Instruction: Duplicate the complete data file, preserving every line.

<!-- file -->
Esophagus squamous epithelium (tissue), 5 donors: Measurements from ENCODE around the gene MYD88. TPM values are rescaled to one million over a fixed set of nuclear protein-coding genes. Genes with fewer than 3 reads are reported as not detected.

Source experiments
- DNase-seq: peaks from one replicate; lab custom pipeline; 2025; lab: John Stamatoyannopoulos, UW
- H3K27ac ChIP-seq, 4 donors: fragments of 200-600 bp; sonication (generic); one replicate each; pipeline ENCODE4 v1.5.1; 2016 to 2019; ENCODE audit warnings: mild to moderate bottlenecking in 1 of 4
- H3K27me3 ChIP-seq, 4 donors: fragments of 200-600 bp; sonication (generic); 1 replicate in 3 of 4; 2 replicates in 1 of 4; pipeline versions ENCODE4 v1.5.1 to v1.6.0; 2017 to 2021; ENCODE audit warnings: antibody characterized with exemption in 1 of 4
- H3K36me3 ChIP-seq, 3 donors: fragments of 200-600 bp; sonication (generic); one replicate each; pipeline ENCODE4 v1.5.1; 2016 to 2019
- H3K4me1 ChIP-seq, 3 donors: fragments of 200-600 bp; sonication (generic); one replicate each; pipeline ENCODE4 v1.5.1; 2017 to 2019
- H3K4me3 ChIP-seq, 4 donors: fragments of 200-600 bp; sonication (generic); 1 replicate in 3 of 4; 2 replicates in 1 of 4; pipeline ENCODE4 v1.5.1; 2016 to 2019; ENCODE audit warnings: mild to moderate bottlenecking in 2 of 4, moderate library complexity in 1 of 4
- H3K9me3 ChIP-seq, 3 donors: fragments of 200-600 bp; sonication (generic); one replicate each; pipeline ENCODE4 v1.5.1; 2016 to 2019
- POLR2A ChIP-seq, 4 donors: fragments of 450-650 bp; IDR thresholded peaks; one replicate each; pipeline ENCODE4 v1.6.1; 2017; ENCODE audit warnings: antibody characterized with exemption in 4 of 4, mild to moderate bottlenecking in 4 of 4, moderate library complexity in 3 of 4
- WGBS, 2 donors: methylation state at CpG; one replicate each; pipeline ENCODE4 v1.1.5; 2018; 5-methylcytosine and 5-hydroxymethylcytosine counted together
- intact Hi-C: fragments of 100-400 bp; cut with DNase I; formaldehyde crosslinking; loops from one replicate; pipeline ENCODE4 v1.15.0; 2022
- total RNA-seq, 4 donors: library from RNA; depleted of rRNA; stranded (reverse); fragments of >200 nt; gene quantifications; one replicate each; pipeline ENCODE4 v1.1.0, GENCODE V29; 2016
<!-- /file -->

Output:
Esophagus squamous epithelium (tissue), 5 donors: Measurements from ENCODE around the gene MYD88. TPM values are rescaled to one million over a fixed set of nuclear protein-coding genes. Genes with fewer than 3 reads are reported as not detected.

Source experiments
- DNase-seq: peaks from one replicate; lab custom pipeline; 2025; lab: John Stamatoyannopoulos, UW
- H3K27ac ChIP-seq, 4 donors: fragments of 200-600 bp; sonication (generic); one replicate each; pipeline ENCODE4 v1.5.1; 2016 to 2019; ENCODE audit warnings: mild to moderate bottlenecking in 1 of 4
- H3K27me3 ChIP-seq, 4 donors: fragments of 200-600 bp; sonication (generic); 1 replicate in 3 of 4; 2 replicates in 1 of 4; pipeline versions ENCODE4 v1.5.1 to v1.6.0; 2017 to 2021; ENCODE audit warnings: antibody characterized with exemption in 1 of 4
- H3K36me3 ChIP-seq, 3 donors: fragments of 200-600 bp; sonication (generic); one replicate each; pipeline ENCODE4 v1.5.1; 2016 to 2019
- H3K4me1 ChIP-seq, 3 donors: fragments of 200-600 bp; sonication (generic); one replicate each; pipeline ENCODE4 v1.5.1; 2017 to 2019
- H3K4me3 ChIP-seq, 4 donors: fragments of 200-600 bp; sonication (generic); 1 replicate in 3 of 4; 2 replicates in 1 of 4; pipeline ENCODE4 v1.5.1; 2016 to 2019; ENCODE audit warnings: mild to moderate bottlenecking in 2 of 4, moderate library complexity in 1 of 4
- H3K9me3 ChIP-seq, 3 donors: fragments of 200-600 bp; sonication (generic); one replicate each; pipeline ENCODE4 v1.5.1; 2016 to 2019
- POLR2A ChIP-seq, 4 donors: fragments of 450-650 bp; IDR thresholded peaks; one replicate each; pipeline ENCODE4 v1.6.1; 2017; ENCODE audit warnings: antibody characterized with exemption in 4 of 4, mild to moderate bottlenecking in 4 of 4, moderate library complexity in 3 of 4
- WGBS, 2 donors: methylation state at CpG; one replicate each; pipeline ENCODE4 v1.1.5; 2018; 5-methylcytosine and 5-hydroxymethylcytosine counted together
- intact Hi-C: fragments of 100-400 bp; cut with DNase I; formaldehyde crosslinking; loops from one replicate; pipeline ENCODE4 v1.15.0; 2022
- total RNA-seq, 4 donors: library from RNA; depleted of rRNA; stranded (reverse); fragments of >200 nt; gene quantifications; one replicate each; pipeline ENCODE4 v1.1.0, GENCODE V29; 2016